Nouns and adjectives are often combined to create a longer string of premodifiers of a headword. Although this means that a lot of information is packed into a few words, it means that the reader has to do some work to understand the relations between the premodifiers and the head word. Do all the modifiersSee the glossary definition directly modify the headword? Or does one of the modifiers modify a modifier?
Let's take the example catastrophic global warming. In this case we have a headword, the noun "warming", modified by two adjectives - catastrophic and global. The word global obviously modifies the noun "warming". But what about catastrophic? It's not just warming in general which is the topic but global warming. So catastrophic modifies the whole noun phrase global warming.
catastrophic Adjective modifying [global warming] [global warming]Noun phrase (headword: warming; adjective: global)
adjective; noun; [ ... ] = noun phrase
Here is another example. This time with all noun modifiers carbon conveyor belt model. In this case we have a headword, the noun "model", modified by three nouns - carbon, conveyor and belt. The meaning of this is that there is a model in the form of a conveyor belt which carries carbon, so the structure is as follows:
[carbonNoun modifier of the phrase "conveyor belts" [conveyor beltsNoun phrase (headword: belts; noun modifier: conveyor)]] modelHeadword of the whole phrase
We can also have a mixture of adjective and noun modifiers as in the following example:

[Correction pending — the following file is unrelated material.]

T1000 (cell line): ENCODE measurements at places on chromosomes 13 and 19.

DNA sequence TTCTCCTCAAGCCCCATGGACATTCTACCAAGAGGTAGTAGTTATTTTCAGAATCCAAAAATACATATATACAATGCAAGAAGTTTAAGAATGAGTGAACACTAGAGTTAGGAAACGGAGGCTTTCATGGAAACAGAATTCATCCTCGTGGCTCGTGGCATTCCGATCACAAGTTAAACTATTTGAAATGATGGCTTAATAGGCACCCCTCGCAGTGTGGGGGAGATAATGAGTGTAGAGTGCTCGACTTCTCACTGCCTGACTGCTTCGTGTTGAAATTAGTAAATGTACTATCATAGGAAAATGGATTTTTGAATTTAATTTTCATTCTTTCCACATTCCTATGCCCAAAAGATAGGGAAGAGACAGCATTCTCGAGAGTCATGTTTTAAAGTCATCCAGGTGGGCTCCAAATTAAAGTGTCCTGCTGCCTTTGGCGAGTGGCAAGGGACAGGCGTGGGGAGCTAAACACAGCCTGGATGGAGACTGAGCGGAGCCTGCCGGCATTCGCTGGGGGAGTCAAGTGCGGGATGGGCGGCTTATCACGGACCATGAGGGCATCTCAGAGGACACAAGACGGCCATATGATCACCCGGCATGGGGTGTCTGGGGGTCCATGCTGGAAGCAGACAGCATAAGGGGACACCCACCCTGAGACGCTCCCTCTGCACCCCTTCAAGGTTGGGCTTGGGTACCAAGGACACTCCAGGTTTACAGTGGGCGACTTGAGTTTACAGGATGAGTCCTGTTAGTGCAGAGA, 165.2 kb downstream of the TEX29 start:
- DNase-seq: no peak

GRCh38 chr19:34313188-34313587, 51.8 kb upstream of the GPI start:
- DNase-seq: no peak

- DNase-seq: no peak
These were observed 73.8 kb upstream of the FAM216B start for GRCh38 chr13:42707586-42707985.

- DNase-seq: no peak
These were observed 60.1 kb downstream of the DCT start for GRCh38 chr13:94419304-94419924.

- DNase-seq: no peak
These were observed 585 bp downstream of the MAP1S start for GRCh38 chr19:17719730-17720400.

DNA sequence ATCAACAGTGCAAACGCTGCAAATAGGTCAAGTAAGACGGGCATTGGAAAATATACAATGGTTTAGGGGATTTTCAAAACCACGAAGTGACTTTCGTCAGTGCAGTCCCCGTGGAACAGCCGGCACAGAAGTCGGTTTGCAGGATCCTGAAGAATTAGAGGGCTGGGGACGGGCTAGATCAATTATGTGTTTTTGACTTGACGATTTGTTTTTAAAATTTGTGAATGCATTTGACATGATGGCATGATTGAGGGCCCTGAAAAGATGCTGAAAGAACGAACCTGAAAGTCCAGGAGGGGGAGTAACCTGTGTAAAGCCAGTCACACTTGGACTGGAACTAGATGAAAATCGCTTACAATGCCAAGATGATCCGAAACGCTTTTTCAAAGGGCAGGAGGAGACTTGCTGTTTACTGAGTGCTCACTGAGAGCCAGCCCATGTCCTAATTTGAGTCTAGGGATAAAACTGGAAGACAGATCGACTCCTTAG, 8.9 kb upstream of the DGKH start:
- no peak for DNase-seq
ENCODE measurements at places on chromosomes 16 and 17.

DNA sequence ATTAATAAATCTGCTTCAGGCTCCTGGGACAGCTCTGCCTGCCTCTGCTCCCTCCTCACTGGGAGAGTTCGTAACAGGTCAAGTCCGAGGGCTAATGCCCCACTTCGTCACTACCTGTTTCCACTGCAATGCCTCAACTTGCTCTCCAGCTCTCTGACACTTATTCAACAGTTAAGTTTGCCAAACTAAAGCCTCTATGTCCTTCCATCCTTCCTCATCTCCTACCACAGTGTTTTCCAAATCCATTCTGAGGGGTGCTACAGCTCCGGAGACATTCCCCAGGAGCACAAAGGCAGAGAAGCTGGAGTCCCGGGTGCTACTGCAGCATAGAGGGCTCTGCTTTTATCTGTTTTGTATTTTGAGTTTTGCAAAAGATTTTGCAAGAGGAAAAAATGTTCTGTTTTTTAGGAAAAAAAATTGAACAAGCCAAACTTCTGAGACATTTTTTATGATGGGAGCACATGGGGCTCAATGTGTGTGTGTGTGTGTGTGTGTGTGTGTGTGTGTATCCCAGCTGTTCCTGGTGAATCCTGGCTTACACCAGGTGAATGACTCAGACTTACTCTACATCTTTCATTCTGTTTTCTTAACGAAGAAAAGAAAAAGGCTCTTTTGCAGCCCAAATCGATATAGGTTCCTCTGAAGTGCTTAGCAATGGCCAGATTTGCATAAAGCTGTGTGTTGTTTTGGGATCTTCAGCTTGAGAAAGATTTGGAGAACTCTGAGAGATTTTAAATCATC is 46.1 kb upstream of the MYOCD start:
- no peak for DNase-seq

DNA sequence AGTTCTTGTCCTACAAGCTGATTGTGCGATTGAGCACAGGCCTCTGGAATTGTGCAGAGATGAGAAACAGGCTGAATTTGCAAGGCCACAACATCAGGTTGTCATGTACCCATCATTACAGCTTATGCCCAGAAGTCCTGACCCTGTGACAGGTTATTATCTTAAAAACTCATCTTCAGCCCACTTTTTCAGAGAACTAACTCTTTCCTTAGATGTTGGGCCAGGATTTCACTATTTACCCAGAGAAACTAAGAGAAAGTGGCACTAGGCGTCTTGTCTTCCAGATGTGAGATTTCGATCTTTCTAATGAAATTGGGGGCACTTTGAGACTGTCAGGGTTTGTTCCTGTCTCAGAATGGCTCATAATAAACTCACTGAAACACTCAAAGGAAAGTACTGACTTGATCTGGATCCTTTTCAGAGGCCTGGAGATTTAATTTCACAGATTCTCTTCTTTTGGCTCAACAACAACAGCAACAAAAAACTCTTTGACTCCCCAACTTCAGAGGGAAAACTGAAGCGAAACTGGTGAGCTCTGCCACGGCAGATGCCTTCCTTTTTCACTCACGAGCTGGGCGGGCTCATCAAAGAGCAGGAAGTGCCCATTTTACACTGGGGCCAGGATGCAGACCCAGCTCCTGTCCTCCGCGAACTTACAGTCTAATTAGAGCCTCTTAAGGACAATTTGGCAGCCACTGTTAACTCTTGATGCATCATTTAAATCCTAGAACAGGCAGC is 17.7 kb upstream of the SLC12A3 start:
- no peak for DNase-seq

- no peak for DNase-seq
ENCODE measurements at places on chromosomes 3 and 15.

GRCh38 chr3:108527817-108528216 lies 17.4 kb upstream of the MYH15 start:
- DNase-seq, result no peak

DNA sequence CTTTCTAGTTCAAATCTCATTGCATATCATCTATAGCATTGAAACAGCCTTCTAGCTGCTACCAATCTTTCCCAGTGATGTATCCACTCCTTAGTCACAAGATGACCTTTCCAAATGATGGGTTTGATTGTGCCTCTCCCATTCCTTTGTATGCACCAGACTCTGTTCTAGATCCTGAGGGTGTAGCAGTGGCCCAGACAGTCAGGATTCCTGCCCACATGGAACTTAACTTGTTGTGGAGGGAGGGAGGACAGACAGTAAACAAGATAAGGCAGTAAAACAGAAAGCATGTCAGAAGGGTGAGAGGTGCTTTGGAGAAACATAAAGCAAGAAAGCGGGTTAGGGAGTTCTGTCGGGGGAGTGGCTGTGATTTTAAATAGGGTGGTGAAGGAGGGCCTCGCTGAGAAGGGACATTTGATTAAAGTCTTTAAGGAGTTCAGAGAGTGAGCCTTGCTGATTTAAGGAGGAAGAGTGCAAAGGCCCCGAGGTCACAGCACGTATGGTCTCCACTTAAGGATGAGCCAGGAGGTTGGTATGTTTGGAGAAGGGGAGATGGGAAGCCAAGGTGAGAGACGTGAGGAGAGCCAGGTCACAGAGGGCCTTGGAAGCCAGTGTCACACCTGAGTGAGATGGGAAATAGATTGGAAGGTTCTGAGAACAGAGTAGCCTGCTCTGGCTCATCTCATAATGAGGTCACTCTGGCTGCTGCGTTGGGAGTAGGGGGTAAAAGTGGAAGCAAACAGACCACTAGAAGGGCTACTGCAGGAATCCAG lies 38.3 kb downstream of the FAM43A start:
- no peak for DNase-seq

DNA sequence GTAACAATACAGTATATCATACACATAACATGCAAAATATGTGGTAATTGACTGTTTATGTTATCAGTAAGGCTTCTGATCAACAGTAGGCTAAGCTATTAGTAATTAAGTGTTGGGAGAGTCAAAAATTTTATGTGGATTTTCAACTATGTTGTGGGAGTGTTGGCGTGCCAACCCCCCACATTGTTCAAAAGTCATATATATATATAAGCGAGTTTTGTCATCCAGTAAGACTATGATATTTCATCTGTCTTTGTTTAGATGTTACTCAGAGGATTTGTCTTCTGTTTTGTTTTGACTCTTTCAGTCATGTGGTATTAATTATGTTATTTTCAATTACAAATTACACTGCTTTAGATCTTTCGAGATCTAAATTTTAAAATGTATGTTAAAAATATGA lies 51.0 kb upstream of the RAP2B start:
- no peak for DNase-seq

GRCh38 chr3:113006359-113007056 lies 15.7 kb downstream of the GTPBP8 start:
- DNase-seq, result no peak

[tectonicAdjective modifying "plate" plateHeadword of the noun phrase "tectonic plate"] movementHeadword
It's the whole tectonic plate which moves. It's not just tectonic movement or plate movement. Tectonic describes the plate. The phrase could be rewritten with a post-modifying prepositional phrase: movement of the tectonic plate.
You can see from these examples that there is no syntactical method of sorting out the relations between these words - you have to work it out for yourself from the sense and the context. So although these phrases are very dense with information they can be tricky to unpack and occasionally there may be unresolvable ambiguities.
You can see from the animation below that some texts can contain quite a high percentage of noun phrases. In fact this text has even more nouns than the ones highlighted as we have only highlighted those which have premodification.
These examples were sourced from articles in The Conversation: PlateTectonics; Ultra-Processed Foods.